Friday, 16 February 2018

Trifles And Tidbits

Grade One

The Village College is an institution which, as far as I know, is only found in Cambridgeshire. It was the brainchild of Henry Morris who was Chief Education Officer in the county for over 30 years. The idea was to build schools for 11 to 16 year-olds in their home rural areas and also to provide classes for adults in the evenings. Their links to the local community have always been very important. 

Impington, in 1939, was the fourth to be built and, it may surprise you to learn, is a Grade I listed building. The reason for this high designation is that it's the only building in the UK to be designed by the pioneering architect and founder of the Bauhaus school, Walter Gropius. He had fled Nazi Germany and  formed an architectural partnership with Englishman Maxwell Fry. Gropius soon moved on to the USA, but not before designing the Village College at Impington.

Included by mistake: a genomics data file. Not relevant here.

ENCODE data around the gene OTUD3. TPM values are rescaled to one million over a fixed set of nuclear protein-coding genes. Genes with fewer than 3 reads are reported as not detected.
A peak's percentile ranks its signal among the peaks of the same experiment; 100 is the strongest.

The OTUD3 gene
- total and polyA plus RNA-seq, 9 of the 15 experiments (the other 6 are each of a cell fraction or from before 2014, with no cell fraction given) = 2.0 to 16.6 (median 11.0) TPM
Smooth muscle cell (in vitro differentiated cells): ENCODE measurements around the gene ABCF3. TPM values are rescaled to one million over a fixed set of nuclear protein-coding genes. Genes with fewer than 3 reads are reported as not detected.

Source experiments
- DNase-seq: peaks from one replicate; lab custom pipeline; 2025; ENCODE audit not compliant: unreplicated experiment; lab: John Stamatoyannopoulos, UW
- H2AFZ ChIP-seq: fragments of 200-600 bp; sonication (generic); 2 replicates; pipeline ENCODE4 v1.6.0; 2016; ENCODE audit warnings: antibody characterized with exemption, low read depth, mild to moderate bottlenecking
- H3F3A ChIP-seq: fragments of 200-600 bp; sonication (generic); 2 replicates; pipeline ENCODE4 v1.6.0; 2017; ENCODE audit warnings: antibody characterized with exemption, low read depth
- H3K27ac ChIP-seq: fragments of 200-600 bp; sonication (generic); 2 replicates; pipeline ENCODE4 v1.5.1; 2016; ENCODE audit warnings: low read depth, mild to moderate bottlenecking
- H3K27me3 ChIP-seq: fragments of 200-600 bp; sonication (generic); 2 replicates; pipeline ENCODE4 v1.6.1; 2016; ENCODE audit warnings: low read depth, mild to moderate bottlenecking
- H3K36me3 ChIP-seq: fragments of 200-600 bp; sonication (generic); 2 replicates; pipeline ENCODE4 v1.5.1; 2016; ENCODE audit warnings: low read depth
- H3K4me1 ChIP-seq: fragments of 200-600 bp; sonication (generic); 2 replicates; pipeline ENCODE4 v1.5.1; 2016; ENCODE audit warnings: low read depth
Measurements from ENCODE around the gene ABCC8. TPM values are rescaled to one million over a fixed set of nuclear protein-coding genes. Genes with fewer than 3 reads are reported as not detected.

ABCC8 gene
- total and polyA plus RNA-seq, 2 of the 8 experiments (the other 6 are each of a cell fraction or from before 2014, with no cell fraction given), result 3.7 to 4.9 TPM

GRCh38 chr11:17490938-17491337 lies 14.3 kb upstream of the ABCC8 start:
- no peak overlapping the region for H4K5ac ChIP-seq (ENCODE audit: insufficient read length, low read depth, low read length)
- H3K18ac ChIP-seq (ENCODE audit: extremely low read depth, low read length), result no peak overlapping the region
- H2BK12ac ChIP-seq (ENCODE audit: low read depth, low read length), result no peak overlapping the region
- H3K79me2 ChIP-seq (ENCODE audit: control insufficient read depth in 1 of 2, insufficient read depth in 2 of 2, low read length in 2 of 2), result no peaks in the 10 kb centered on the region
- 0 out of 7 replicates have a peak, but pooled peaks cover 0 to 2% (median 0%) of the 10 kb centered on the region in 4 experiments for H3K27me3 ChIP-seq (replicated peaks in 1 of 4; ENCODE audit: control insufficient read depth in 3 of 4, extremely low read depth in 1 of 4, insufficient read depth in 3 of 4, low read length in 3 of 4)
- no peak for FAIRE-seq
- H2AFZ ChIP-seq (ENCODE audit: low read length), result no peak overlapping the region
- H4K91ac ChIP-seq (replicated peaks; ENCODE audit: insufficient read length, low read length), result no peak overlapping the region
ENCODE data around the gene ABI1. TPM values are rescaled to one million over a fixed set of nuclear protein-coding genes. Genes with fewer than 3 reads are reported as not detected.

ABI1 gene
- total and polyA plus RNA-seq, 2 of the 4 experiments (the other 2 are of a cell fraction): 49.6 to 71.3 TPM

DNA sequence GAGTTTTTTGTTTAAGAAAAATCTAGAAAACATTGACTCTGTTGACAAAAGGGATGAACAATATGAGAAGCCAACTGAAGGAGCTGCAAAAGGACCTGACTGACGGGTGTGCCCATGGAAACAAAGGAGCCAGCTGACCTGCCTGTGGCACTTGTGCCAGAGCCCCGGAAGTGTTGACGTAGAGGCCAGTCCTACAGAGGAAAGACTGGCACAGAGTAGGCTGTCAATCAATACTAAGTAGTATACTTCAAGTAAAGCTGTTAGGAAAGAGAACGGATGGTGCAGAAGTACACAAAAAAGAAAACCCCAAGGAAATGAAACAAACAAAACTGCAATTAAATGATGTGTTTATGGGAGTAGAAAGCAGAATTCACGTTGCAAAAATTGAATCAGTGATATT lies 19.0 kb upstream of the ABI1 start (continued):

Grade Two

Believe it or not this late nineteenth century water pump is a listed building too, though only a common old Grade II. As you can see it's very smartly painted and bears the words Bamford's Frost Protected Lift Pump. Bamford's of Uttoxeter was founded in 1845 as an ironmonger's shop, but grew to be a large manufacturer of farm equipment, not ceasing production till 2008. Henry Bamford's grandson Joseph Cyril Bamford founded a rival company which still exists. It's known by Bamford's initials - JCB.

What's The Time?

A rather crude sundial high on the wall of Oakington Church. "God always cares" it says, but not enough to get the time right in this corner of the world it seems. This was taken at 11 o'clock but the shadow seems to indicate about a quarter to twelve. The metal part has got bent no doubt. Incidentally that metal bit that casts the shadow is called the "gnomon". Now that's a word that's bound to come in handy someday.